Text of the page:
Why Demanding Extraordinary Evidence Makes Little Sense
Many skeptics approach “the evidence” for Christianity with a closed mind. Hobbled by a number of presuppositions, they typically end up where they begin: convinced that God simply would not have made himself so difficult to detect. Many will back up their position with a challenge – because Christian claims are so “extraordinary,” they say, only “extraordinary evidence” will be sufficient to persuade them.
Upon reflection, however, it should be soon apparent that this is a rather odd – and self-defeating – way to go about the task of acquiring knowledge. Odd because it demonstrates a misunderstanding about the way evidence works. Self-defeating because reviewing evidence is supposed to be done so that one can arrive at “the truth” about what occurred, and when one option – a creator God – is set “off limits” at the beginning, there is only one result that can be reached. This may give the atheist comfort – his views remain unchallenged – but it is difficult to describe this as a meaningful search for the truth.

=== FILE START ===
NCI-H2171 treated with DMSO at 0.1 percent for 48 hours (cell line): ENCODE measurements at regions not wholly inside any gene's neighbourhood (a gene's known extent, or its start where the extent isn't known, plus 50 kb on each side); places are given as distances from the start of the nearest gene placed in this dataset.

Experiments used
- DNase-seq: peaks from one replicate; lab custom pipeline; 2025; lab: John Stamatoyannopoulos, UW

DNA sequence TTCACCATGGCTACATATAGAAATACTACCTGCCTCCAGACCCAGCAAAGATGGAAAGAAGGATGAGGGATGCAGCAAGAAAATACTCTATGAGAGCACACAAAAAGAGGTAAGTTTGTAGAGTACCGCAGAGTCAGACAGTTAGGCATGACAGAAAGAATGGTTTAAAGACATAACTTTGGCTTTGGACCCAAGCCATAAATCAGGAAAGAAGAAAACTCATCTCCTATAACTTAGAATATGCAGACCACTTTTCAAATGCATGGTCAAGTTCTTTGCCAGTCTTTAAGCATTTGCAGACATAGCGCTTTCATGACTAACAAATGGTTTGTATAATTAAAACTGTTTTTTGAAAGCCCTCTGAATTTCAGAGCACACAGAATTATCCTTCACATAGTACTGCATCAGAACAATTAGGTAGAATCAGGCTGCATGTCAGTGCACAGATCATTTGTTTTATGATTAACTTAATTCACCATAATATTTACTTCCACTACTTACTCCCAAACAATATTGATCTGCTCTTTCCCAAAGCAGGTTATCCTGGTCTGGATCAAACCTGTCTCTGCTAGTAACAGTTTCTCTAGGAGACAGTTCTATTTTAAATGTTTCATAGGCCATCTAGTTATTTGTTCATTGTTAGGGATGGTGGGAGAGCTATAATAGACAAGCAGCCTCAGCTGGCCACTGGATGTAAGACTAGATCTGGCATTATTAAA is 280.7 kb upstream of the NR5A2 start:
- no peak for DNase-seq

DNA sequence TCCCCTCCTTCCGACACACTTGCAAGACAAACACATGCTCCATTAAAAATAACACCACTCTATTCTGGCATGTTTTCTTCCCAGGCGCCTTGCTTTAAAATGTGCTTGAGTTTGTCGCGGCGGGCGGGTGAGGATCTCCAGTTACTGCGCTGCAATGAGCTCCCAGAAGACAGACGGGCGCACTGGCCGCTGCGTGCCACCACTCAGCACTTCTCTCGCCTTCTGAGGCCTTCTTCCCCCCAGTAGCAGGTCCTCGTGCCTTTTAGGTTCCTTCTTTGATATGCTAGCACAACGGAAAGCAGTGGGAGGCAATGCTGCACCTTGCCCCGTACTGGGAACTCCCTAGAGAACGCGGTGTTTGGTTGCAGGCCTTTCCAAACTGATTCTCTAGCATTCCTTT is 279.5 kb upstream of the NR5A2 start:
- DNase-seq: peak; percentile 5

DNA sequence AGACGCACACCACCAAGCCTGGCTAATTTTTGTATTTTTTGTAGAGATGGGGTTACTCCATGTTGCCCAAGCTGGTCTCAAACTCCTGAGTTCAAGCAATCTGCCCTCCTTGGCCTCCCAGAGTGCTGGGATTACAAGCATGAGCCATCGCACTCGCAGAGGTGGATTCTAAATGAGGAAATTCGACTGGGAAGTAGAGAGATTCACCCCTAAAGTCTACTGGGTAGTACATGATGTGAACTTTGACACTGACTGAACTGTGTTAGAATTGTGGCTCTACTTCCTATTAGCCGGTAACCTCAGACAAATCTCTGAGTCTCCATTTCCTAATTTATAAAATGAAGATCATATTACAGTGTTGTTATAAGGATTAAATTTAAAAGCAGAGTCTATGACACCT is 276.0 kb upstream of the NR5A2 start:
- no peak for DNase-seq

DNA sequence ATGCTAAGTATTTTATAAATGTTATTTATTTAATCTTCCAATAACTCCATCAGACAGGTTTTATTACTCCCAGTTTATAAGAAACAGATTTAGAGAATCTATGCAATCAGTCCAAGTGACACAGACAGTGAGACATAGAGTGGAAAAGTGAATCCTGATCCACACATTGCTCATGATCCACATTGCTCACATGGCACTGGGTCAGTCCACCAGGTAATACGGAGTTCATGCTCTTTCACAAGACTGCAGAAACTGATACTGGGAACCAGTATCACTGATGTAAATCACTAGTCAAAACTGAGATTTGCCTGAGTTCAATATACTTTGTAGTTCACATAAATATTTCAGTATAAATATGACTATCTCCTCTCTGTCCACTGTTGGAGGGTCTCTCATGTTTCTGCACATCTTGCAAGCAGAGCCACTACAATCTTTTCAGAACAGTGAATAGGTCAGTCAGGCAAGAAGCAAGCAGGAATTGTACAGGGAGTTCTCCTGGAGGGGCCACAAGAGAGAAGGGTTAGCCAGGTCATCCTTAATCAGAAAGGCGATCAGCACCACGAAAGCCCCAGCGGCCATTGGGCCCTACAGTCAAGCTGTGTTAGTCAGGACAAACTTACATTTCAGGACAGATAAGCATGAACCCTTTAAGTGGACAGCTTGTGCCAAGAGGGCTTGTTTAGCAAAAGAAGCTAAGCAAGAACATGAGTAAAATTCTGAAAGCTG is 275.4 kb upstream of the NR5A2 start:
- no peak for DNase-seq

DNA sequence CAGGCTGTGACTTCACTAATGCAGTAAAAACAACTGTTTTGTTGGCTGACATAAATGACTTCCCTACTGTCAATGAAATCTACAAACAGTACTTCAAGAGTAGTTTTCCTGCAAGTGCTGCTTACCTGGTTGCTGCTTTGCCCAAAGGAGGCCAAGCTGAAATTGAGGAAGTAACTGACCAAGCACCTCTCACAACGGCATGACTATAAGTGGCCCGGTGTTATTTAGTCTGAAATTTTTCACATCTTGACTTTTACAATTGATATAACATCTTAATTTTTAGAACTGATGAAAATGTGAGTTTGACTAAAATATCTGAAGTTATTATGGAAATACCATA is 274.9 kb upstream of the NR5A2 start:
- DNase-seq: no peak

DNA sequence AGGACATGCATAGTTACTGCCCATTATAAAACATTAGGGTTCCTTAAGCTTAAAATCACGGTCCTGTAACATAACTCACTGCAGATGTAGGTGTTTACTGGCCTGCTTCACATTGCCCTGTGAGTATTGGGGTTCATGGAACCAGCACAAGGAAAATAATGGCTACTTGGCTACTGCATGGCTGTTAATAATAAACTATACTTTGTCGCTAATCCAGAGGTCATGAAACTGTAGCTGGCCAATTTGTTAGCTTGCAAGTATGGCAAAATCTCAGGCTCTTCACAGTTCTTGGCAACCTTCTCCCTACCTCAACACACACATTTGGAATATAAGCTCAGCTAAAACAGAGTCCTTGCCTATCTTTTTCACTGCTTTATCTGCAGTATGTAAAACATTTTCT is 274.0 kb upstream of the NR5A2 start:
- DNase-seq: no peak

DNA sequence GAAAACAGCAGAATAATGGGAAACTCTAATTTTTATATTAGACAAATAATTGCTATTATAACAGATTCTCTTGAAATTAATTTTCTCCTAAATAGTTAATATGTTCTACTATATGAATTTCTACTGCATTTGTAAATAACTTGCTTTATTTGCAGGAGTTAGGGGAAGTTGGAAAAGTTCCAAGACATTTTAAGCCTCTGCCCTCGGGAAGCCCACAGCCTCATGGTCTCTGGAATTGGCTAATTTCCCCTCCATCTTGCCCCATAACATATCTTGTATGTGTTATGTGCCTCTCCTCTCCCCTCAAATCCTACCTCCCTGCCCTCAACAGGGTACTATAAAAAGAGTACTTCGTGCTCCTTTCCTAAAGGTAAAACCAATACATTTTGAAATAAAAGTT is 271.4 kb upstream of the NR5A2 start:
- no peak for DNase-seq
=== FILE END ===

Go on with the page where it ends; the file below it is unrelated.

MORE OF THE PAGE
Consider: “evidence” can mean a variety of things, but as it relates to historical events – which, after all, is the basis of Christian belief – it refers to the existence of certain facts which directly or indirectly tend to prove that the event in question occurred. Whether it’s Jesus life – was he real or fictitious? – his death – did it occur on the cross?- and, most significantly, his bodily resurrection from the dead, the process of discernment requires a consideration of all of the evidence to determine whether one can conclude with confidence that the event did in fact occur. Consequently, in assessing the weight and persuasiveness of the evidence, it may appear that certain pieces of evidence line up as probative or not probative, relevant or irrelevant, weighty or weak. But refusing to consider evidence unless it first meets the standard of “extraordinary” reflects a bias against ever reaching a conclusion. Far from being a rational position, it is the abandonment of reason, for reason does not impose upon itself such artificial restrictions.
This demand for “extraordinary” evidence is, upon reflection, also rather ironic. Christianity is in fact based on “extraordinary” evidence. It is “out of the ordinary” and “exceptional” and “not commonplace” that…
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